Fear in London–and Newark

Following the conviction of Kamel Bourgass, an Algerian immigrant who had been denied an asylum plea, of plotting ricin attacks in London, Britain’s Labor government is under attack for supposedly lax immigration policies. The Tory opposition is charging that Bourgass should have been deported immediately upon denial of his asylum claim. Labor, in turn, says its plan to issue national ID cards will prevent such future failures to snare would-be terrorists. Bourgass is already serving time for killing a police detective during his arrest in Manchester in 2003. His north London apartment was simulatenously raided. Authorities say the seemingly innocent items found there–like cherry stones and castor beans–are sinister in light of ricin-making recipies also found. (CNN, April 14)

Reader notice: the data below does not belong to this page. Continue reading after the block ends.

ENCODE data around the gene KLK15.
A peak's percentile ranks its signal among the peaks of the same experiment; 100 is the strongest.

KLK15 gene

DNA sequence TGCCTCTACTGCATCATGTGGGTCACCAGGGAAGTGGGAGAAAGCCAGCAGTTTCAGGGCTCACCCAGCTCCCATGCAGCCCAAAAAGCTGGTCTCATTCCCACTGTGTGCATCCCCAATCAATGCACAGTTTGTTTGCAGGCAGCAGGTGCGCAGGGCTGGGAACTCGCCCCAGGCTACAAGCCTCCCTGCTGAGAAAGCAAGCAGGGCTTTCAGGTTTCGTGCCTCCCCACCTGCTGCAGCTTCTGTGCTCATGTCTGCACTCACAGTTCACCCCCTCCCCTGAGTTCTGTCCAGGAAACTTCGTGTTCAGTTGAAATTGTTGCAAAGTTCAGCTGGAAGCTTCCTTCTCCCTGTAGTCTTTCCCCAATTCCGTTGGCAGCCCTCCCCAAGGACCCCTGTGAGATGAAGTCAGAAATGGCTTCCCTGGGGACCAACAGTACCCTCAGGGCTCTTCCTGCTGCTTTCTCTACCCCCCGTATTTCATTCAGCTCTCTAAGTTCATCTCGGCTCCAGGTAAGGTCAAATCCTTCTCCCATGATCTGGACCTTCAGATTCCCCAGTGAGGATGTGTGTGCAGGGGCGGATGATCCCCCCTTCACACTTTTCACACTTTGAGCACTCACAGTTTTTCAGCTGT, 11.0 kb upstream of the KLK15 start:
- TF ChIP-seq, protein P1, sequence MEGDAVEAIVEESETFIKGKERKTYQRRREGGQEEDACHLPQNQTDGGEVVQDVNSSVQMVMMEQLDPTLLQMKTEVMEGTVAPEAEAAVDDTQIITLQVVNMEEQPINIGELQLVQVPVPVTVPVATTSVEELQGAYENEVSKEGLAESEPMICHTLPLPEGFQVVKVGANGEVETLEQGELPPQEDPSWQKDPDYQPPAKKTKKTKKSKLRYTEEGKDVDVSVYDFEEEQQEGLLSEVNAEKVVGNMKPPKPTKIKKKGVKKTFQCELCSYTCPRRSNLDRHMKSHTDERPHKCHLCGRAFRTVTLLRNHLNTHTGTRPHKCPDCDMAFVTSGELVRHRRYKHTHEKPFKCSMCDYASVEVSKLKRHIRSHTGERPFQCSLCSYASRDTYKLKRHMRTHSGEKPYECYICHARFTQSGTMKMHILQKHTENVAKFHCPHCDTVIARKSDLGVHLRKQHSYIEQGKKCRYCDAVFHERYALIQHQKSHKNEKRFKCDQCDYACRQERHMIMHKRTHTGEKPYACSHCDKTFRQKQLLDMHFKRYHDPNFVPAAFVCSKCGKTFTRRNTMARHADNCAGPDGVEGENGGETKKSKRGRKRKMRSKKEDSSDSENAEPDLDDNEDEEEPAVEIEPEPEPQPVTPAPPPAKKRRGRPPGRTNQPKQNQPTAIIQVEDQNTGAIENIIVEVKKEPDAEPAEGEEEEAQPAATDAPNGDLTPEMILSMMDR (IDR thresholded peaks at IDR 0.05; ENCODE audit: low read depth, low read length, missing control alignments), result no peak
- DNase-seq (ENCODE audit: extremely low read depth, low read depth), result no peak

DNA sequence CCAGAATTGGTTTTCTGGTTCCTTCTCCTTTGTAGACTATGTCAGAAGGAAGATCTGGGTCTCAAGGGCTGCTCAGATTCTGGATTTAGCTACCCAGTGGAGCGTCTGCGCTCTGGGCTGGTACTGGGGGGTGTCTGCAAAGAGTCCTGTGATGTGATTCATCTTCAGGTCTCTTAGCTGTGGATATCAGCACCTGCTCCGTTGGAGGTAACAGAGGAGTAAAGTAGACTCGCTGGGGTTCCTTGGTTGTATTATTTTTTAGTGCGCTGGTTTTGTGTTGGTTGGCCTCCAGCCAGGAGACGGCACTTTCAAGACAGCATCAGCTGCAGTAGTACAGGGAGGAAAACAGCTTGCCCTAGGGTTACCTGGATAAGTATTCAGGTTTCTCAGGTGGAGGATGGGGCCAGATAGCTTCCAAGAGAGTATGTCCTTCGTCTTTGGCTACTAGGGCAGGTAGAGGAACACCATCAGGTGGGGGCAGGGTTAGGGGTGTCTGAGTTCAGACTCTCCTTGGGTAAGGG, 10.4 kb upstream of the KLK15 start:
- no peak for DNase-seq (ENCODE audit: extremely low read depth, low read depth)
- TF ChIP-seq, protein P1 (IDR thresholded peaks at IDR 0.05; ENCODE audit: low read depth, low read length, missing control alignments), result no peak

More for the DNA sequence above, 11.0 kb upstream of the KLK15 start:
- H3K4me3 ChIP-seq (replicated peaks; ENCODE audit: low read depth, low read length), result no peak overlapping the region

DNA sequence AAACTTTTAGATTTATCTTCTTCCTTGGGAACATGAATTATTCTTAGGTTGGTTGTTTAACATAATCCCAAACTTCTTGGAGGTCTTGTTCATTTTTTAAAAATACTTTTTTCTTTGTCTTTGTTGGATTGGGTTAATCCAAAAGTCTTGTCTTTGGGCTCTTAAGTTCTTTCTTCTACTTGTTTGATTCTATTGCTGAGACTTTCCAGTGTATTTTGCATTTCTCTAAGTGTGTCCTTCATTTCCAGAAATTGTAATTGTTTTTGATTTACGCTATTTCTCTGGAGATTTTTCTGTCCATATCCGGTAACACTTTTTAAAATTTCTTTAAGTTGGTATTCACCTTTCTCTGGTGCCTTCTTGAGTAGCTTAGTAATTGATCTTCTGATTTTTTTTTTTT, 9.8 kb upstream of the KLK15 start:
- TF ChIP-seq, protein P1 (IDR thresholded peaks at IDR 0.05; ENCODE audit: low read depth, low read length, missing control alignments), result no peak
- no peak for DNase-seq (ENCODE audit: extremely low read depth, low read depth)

Meanwhile, three British nationals of Muslim backgrounds being held pending extradition to the U.S. have been formally indicted on charges they had scouted out possible stateside targets for al-Qaeda, including New York’s Citicorp building, the World Bank headquarters in Washington DC, and the Prudential Building in Newark, NJ, as well as Jewish targets. The evidence implicating the men was reportedly found in Pakistan last August, prompting the brief elevation of the Homeland Security Department’s color-coded alert level from the usual yellow to the panic-inducing orange for the areas immediately around the supposed targets. Deputy Attorney General James Comey denied the threat elevation was used to influence public opinion at the height of the election season. "Politics had nothing to do with it," he said. (Newark Star-Ledger, April 13)

To which, at risk of belaboring the obvious, we cannot resist but to add: Yeah, right.